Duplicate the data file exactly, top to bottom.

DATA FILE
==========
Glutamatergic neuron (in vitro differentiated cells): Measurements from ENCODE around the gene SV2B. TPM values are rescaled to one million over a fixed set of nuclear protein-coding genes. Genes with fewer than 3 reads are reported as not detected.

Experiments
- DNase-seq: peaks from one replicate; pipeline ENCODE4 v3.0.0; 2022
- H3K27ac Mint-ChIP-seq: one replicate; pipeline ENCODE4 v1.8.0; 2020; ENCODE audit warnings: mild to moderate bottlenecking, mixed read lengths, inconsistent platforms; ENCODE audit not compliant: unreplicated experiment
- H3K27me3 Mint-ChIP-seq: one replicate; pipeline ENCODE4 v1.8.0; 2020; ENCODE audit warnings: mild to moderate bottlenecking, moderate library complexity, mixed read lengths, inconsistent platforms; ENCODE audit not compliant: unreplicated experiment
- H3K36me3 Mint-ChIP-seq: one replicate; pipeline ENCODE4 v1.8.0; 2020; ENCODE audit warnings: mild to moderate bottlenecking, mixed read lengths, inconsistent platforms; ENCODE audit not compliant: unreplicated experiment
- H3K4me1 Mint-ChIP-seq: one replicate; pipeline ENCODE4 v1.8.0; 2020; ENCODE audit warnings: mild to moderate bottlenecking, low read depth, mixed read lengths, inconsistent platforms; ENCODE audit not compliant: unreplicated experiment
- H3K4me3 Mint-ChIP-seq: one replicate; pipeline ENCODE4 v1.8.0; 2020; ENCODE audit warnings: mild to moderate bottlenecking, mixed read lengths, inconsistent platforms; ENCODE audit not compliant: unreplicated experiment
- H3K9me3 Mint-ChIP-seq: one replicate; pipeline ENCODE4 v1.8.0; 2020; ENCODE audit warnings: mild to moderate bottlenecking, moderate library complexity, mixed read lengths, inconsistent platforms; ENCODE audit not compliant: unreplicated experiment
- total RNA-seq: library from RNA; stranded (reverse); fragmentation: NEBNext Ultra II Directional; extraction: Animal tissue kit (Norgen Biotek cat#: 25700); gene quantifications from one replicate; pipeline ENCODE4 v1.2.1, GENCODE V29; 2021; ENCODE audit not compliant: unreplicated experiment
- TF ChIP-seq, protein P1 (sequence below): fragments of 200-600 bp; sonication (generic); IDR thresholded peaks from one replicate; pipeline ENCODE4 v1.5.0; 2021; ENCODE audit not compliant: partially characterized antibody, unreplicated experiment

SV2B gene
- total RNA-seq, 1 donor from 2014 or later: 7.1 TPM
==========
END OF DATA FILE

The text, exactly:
Glutamatergic neuron (in vitro differentiated cells): Measurements from ENCODE around the gene SV2B. TPM values are rescaled to one million over a fixed set of nuclear protein-coding genes. Genes with fewer than 3 reads are reported as not detected.

Experiments
- DNase-seq: peaks from one replicate; pipeline ENCODE4 v3.0.0; 2022
- H3K27ac Mint-ChIP-seq: one replicate; pipeline ENCODE4 v1.8.0; 2020; ENCODE audit warnings: mild to moderate bottlenecking, mixed read lengths, inconsistent platforms; ENCODE audit not compliant: unreplicated experiment
- H3K27me3 Mint-ChIP-seq: one replicate; pipeline ENCODE4 v1.8.0; 2020; ENCODE audit warnings: mild to moderate bottlenecking, moderate library complexity, mixed read lengths, inconsistent platforms; ENCODE audit not compliant: unreplicated experiment
- H3K36me3 Mint-ChIP-seq: one replicate; pipeline ENCODE4 v1.8.0; 2020; ENCODE audit warnings: mild to moderate bottlenecking, mixed read lengths, inconsistent platforms; ENCODE audit not compliant: unreplicated experiment
- H3K4me1 Mint-ChIP-seq: one replicate; pipeline ENCODE4 v1.8.0; 2020; ENCODE audit warnings: mild to moderate bottlenecking, low read depth, mixed read lengths, inconsistent platforms; ENCODE audit not compliant: unreplicated experiment
- H3K4me3 Mint-ChIP-seq: one replicate; pipeline ENCODE4 v1.8.0; 2020; ENCODE audit warnings: mild to moderate bottlenecking, mixed read lengths, inconsistent platforms; ENCODE audit not compliant: unreplicated experiment
- H3K9me3 Mint-ChIP-seq: one replicate; pipeline ENCODE4 v1.8.0; 2020; ENCODE audit warnings: mild to moderate bottlenecking, moderate library complexity, mixed read lengths, inconsistent platforms; ENCODE audit not compliant: unreplicated experiment
- total RNA-seq: library from RNA; stranded (reverse); fragmentation: NEBNext Ultra II Directional; extraction: Animal tissue kit (Norgen Biotek cat#: 25700); gene quantifications from one replicate; pipeline ENCODE4 v1.2.1, GENCODE V29; 2021; ENCODE audit not compliant: unreplicated experiment
- TF ChIP-seq, protein P1 (sequence below): fragments of 200-600 bp; sonication (generic); IDR thresholded peaks from one replicate; pipeline ENCODE4 v1.5.0; 2021; ENCODE audit not compliant: partially characterized antibody, unreplicated experiment

SV2B gene
- total RNA-seq, 1 donor from 2014 or later: 7.1 TPM